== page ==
The IRS recently made important changes to the Child Tax Credit which will enable many families to receive advance payments of the credit starting July 2021. Here is what you need to know about the 2021 Child Tax Credit and its impact on your mobility program.
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You likely know by now that employees who receive equity-based compensation, and who relocate—either domestically or internationally—during the life of the award, create tax withholding and reporting obligations. Still, when it comes to equity reporting and withholding, companies do not always act to address the risk with their mobile workforce. Often this comes down to a lack of staffing, information, or technology. So how do you move from the stage of recognizing the problem to finding and implementing a solution?
By now, you may have heard or read that in 2019, the Department of Finance Canada tabled legislation which related to limiting the preferential stock option treatment enjoyed by employees in Canada. Now in 2021, with updated draft legislation and inclusion with the 2021 Federal Budget, Bill C-30 could significantly impact many employees who receive stock options granted to them on or after July 1, 2021.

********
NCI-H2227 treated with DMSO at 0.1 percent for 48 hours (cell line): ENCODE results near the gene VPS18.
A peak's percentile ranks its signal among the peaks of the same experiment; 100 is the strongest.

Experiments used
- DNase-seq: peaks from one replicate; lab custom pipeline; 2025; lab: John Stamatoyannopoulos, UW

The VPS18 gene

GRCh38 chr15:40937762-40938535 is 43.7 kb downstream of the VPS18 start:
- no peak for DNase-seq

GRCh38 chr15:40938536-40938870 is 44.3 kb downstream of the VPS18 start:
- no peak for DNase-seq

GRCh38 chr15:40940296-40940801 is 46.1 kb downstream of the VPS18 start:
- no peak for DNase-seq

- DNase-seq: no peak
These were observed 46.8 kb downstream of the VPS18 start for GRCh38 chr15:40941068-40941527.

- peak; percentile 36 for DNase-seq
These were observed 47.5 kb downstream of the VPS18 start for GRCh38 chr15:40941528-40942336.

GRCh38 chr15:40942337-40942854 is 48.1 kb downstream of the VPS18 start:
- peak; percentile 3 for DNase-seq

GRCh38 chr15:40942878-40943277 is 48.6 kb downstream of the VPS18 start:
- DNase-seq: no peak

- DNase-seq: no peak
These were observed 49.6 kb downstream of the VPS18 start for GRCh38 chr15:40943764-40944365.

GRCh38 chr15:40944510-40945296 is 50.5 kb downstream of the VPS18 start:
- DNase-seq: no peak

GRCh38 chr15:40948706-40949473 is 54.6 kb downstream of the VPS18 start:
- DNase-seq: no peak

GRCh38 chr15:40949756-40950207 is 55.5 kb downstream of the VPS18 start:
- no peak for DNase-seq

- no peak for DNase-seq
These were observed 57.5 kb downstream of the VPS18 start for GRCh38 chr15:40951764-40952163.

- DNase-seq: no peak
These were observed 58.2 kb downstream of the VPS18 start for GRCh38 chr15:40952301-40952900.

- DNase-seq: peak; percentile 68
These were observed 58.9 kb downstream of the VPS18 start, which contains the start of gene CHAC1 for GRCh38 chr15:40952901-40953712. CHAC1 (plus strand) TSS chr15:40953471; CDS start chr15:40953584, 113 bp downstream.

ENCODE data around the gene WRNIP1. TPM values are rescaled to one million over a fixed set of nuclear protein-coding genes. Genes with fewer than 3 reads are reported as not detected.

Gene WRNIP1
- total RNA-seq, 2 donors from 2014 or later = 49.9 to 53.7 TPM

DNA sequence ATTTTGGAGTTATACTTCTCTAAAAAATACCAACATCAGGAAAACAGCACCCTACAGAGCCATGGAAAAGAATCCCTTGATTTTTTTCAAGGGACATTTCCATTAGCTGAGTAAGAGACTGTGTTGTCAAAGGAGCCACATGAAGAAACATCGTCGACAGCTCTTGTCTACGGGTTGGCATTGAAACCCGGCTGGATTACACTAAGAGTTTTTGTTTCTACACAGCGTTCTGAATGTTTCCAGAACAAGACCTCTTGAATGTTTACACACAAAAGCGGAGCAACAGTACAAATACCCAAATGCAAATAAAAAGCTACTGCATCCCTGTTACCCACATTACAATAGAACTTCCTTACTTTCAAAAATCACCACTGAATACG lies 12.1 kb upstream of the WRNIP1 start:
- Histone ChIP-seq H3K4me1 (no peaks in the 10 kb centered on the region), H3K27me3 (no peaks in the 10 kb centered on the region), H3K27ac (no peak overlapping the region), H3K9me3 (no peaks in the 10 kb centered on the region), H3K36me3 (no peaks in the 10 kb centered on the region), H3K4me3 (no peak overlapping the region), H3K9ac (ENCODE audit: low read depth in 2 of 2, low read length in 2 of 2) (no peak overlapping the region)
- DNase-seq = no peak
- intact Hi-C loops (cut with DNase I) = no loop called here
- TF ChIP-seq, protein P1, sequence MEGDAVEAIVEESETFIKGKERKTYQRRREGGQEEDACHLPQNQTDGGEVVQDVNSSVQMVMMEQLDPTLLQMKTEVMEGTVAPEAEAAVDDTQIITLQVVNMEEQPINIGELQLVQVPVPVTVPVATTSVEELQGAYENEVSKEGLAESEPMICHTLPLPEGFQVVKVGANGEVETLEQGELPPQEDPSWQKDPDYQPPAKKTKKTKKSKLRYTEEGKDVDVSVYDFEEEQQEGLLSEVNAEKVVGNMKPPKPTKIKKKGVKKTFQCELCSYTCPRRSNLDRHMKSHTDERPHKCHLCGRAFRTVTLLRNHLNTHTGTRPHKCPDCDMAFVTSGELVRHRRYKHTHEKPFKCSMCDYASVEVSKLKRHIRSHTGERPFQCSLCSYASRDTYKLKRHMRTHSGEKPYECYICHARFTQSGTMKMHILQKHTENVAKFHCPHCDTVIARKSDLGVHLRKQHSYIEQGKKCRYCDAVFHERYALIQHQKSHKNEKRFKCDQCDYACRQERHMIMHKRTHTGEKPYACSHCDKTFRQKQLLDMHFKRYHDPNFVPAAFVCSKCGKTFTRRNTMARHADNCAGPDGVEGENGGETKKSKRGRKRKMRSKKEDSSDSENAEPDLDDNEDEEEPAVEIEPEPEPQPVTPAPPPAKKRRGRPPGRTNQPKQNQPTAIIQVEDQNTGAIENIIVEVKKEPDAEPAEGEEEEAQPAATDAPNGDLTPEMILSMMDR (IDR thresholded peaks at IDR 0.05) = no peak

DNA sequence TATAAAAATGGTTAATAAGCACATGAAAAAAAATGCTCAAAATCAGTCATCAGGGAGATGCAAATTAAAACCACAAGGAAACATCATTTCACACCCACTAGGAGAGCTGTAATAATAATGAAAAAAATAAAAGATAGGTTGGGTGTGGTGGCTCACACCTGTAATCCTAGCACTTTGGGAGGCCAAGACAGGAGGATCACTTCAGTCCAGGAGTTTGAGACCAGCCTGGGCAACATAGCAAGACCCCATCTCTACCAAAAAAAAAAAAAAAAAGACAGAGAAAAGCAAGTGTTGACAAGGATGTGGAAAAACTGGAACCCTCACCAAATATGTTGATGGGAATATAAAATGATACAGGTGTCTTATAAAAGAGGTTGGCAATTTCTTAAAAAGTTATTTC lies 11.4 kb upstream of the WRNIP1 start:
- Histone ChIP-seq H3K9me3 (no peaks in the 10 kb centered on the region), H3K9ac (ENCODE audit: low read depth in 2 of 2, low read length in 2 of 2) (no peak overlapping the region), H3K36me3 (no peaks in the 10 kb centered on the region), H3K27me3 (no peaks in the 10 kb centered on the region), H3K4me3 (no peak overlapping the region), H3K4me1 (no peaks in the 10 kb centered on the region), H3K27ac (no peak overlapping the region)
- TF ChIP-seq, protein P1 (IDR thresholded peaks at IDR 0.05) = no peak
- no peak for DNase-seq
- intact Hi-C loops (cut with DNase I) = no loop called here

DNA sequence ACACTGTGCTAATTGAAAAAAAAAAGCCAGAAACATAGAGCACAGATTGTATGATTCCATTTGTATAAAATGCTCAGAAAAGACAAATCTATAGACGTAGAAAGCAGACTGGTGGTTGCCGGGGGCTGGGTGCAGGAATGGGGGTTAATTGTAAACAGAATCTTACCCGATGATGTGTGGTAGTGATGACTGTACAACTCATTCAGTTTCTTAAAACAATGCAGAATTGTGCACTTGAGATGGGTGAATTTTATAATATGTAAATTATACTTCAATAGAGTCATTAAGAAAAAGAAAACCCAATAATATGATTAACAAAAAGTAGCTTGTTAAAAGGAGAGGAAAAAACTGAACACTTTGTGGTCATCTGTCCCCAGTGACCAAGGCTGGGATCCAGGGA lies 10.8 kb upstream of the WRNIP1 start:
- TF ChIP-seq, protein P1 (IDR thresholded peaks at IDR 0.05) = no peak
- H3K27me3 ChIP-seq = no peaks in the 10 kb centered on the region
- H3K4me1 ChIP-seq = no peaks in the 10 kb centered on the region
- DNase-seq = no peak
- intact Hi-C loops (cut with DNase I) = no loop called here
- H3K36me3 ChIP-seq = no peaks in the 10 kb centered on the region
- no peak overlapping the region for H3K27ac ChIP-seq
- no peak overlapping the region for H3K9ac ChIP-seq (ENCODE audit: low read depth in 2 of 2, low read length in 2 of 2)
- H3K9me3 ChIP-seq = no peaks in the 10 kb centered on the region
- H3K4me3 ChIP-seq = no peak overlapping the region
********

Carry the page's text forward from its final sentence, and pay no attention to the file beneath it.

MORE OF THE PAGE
As the world of cross-border business returns and business travel begins again, you are likely thinking about your mobility program and its ability to scale with your organization’s global goals. And as your mobile workforce grows—whether it consists of remote workers, business travelers, or traditional assignments and transfers—you must consider the complications and major mobility tax issues that will surface as business travel increases.
As travel is slowly returning worldwide, and remote work is becoming truly remote, the key to having a successful remote workforce policy is to have a plan. Having an approach that essentially lets your employees freely choose where they work puts both the company and the employee at risk. And there are many risks ranging from health, duty of care, employee benefits, and insurance, to more operational aspects such as immigration, tax, payroll withholding, and social security. Below are some guidelines for how you can handle your traveling remote workforce.
Just when you may have thought cross-border taxation was getting simpler, the Canada Revenue Agency (CRA) recently put forward Technical Interpretation (CRA Views 2019-0832211I7) to provide further guidance on the concept of sourcing a cross-border employee’s compensation when in receipt of Restricted Stock Unit (RSU) benefits. What the CRA has brought forward is a new methodology of sourcing and is referred to as the “Hybrid Methodology.” They have stated this methodology will be their approach as of the 2021 tax year.